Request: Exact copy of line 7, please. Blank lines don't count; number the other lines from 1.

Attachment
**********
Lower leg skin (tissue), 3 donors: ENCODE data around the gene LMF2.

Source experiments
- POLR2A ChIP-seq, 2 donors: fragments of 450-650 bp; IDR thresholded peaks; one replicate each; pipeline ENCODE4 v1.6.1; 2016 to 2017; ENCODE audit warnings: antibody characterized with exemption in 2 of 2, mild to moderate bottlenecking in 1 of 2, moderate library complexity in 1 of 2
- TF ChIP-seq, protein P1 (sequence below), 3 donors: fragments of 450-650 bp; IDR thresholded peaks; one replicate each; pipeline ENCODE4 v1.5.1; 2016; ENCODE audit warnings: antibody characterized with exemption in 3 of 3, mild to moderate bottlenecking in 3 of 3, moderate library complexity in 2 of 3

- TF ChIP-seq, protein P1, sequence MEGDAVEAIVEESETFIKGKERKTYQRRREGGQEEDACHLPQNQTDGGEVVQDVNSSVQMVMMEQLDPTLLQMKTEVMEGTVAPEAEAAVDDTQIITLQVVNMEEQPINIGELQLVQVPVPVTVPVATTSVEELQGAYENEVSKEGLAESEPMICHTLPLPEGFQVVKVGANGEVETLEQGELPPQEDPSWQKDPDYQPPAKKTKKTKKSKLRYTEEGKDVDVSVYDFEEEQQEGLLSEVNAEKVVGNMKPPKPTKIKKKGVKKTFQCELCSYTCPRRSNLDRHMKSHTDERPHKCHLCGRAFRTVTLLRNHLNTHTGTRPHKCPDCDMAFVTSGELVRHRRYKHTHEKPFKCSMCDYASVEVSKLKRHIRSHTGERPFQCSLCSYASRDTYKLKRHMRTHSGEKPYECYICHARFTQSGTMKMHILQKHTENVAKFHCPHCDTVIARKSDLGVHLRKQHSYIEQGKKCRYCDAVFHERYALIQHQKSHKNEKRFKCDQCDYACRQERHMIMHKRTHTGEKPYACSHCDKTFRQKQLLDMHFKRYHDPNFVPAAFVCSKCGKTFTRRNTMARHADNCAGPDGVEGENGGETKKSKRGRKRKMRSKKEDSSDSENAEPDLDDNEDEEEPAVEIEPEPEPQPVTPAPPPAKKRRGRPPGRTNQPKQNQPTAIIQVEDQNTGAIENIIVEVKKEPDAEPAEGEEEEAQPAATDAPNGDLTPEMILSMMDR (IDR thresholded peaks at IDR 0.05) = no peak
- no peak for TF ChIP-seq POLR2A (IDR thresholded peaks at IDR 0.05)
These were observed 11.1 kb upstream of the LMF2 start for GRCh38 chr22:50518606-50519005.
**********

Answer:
These were observed 11.1 kb upstream of the LMF2 start for GRCh38 chr22:50518606-50519005.